Reflections from the CEO:
I started the Freedom Readers organization 8 years ago to help kids read better. This mission grew out of my own realization that reading has shaped me in significant ways over the years. Beginning when I was very young growing up in a house on a dirt road, books changed my world view. My dad, who was born in the segregated south in 1935, and who left school after finishing the 8th grade, read me bedtime stories nightly. He later explained that it was his own mother who had taught him how to read before he went to first grade, a fact that surprised me because it did not fit my expectation for that time. My grandmother emphasized for him the importance of a good education and he passed that along to me. When I was older, I found books to be great companions and escapes into many foreign lands. Some of my best friends lived in books, which helped me avoid major trouble. Some of my peers were not so lucky.
The summer before my senior year in high school, I was one of 250 students to be selected for the S C Governor’s School for Academics, a five-week residential program that helped prepare us for college. There I enrolled in American Autobiography which opened my mind to the stories of this country’s leaders and historical icons. We read the Autobiography of Malcolm X, books about Janis Joplin, Harvey Milk and Maya Angelou. I walked away from that experience wanting to learn more, wanting to be more, and wanting to offer this kind of intensely stimulating opportunity to others who came from communities like mine.
Freedom Readers started with 40 children living in 2 low-income communities in rural South Carolina. The idea occurred to me as I listened to the audiobook Mountains Beyond Mountains. If Paul Farmer, the Harvard educated doctor featured in the book could go to Haiti and almost single-handedly stop the spread of malaria, then surely, I could do something in my area about under-performance in reading. Although my story has not unfolded in quite the seemingly magical way Farmer’s did, I can attest to the compelling energy of watching a vision take shape. One of my first steps was initiating a conversation with the pastor at my church who gave me a chance to speak with the entire congregation about the idea. More than 20 people showed up to the initial meeting, about 15 more than I anticipated. We agreed that Freedom Readers would be a good name for our effort since we wanted to open doors of access for children so they would have the freedom to choose.
From the outset, there was no shortage of people who said the model was destined for failure. One official at the housing authority explained to me that once the families discovered that the program would be structured and that playing around would not be tolerated, they’d never return. Admittedly, it took us a few weeks to establish an atmosphere of scholarship, but we kept showing up each week with a very structured curriculum. The plan was executed without fail; consistency, respect for all, and empowerment remained our priorities. Soon everyone was in step with our program, allowing us to read books together and encouraging young people to take intellectual risks. Due to our steadfastness, we proved that official wrong.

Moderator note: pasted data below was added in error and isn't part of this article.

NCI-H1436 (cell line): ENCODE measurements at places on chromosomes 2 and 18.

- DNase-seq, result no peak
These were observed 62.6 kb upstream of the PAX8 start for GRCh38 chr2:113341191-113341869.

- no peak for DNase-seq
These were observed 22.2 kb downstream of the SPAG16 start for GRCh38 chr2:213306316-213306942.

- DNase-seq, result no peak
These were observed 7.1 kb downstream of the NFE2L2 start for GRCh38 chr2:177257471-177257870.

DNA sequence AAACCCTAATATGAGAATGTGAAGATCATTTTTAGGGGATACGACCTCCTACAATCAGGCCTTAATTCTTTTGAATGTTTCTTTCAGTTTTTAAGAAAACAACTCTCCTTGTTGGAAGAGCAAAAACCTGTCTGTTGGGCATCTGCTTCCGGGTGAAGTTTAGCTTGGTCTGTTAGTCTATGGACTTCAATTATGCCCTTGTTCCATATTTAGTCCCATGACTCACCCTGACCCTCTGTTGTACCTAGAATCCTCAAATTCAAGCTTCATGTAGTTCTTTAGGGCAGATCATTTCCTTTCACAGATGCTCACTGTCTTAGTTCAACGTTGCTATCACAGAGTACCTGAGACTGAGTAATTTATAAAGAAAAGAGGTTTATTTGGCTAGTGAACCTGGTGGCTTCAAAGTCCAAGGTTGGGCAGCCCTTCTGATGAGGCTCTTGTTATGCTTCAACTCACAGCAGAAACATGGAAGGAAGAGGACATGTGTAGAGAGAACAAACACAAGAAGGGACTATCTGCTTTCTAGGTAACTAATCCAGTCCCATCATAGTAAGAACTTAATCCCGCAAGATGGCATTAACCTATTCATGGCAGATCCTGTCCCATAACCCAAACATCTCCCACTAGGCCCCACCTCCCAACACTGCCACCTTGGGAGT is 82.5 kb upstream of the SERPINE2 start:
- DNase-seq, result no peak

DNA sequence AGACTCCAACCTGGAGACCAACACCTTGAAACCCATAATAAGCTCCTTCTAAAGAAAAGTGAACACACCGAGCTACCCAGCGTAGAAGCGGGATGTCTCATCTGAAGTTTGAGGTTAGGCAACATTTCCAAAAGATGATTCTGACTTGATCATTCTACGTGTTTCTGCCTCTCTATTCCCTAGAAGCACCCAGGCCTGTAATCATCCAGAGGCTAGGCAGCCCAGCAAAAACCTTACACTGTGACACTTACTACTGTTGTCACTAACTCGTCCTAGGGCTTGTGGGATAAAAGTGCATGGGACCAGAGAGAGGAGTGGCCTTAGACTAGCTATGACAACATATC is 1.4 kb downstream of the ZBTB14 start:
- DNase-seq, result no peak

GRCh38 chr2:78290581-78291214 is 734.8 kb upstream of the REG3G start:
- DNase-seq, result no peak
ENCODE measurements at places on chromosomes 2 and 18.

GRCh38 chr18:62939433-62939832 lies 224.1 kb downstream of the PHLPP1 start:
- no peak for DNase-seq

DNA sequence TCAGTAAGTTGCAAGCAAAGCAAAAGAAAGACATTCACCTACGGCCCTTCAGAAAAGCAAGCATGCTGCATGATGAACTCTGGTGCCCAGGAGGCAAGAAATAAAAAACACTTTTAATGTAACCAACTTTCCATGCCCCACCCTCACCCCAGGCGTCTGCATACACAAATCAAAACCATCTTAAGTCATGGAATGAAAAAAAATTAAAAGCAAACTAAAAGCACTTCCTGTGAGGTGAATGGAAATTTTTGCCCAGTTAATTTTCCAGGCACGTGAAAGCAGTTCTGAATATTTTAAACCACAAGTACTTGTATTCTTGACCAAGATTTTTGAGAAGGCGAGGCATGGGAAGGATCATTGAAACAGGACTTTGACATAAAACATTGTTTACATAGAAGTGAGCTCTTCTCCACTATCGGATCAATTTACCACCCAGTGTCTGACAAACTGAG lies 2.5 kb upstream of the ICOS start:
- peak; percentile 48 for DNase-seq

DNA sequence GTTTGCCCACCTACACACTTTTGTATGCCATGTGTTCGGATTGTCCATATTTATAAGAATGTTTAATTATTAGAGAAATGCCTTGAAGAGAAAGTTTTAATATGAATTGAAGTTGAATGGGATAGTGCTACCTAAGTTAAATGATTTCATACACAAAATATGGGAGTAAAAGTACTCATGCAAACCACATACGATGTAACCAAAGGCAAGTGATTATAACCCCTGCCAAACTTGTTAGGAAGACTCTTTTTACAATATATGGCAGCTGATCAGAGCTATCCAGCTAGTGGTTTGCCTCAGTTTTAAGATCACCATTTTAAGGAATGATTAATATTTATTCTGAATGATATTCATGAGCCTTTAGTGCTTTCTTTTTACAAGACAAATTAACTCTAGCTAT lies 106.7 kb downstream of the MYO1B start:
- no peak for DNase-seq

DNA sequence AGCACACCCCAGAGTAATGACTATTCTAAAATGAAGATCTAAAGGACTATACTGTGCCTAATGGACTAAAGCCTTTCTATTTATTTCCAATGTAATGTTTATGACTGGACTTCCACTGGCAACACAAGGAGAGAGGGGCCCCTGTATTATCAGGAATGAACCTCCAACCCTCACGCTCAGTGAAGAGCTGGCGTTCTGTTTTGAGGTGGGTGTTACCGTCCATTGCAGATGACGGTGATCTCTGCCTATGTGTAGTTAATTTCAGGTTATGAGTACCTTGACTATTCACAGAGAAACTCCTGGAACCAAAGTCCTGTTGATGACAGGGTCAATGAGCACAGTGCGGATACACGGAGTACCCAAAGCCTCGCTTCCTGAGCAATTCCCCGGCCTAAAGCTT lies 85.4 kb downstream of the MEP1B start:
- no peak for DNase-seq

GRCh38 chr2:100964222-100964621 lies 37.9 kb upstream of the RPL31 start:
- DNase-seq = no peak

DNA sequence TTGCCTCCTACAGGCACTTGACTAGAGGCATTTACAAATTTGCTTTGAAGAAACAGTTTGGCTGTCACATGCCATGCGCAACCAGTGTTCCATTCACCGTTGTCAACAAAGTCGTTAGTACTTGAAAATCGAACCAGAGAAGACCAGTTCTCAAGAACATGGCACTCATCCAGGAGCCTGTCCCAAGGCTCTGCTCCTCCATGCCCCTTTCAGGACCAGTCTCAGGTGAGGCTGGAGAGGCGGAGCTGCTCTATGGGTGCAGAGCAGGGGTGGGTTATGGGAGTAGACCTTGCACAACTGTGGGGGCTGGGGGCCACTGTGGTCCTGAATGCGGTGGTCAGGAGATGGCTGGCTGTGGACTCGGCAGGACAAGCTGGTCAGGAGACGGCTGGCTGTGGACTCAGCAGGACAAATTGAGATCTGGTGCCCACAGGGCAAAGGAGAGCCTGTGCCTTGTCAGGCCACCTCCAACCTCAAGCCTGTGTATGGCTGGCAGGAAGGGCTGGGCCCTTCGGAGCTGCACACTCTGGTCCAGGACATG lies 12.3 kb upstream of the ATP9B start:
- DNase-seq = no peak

Someone else laughed when they heard that we would give away a brand-new book to every scholar at every meeting. “How do you plan to get your hands on that many books?” they asked. It was a good question. I had no idea. But the research I was doing at the University of South Carolina in my doctoral program repeatedly underscored the impact of building home libraries. According to a 2014 study which examined academic performance of students from 42 countries, having books to read at home allowed children to practice reading more often and led to a scholarly culture. Giving away books would have to remain central to our mission if we wanted to make a difference. In a matter of months, we found the First Book organization which gave us a significant grant to receive new books to give away. That hurdle was also cleared.
Since 2010, we have grown from 2 sites with 40 scholars and tutors to 18 sites where over 300 children can take part in our weekly meetings. We now have data to show that 90% of the scholars in our program have demonstrated growth in Lexile scores, some more than others. Many are more confident about reading in front of a group and speaking to adults. Research also tells us that more than 14 million Americans have reported a fear of public speaking so strong that it has stopped them from advancing in their careers. We want to make sure that the scholars in our program address that fear at an early age so that they can pursue their dreams.
Only this 8th anniversay of our incorporation as a nonprofit in South Carolina, I fondly reflect on the ways Freedom Readers positively impacts the community, especially those community members who serve as tutors. Many have said that the 90 minutes each week they spend with the scholars is relaxing, empowering, and productive. Some, however, see our program as a lifeline. Several years ago, a woman stood up at a training meeting, introduced herself, and proceeded to tell a story about how Freedom Readers saved her life. She explained that she came to us a lonely widow and her connection with us was her first foray back out into the world. If she hadn’t found us, she said, there was no telling how much longer she would have struggled alone in isolation. I’m happy that we were there to welcome her with open arms. I’m even more proud that we continue to offer this service to families and the community free of charge. We are looking forward to being there for more tutors, more scholars, and more families for decades to come.
Thank you to everyone who believed in this work and helped take the very simple idea of reading together on a regular basis and turn it into a movement. Your support and faith have been an invaluable blessing.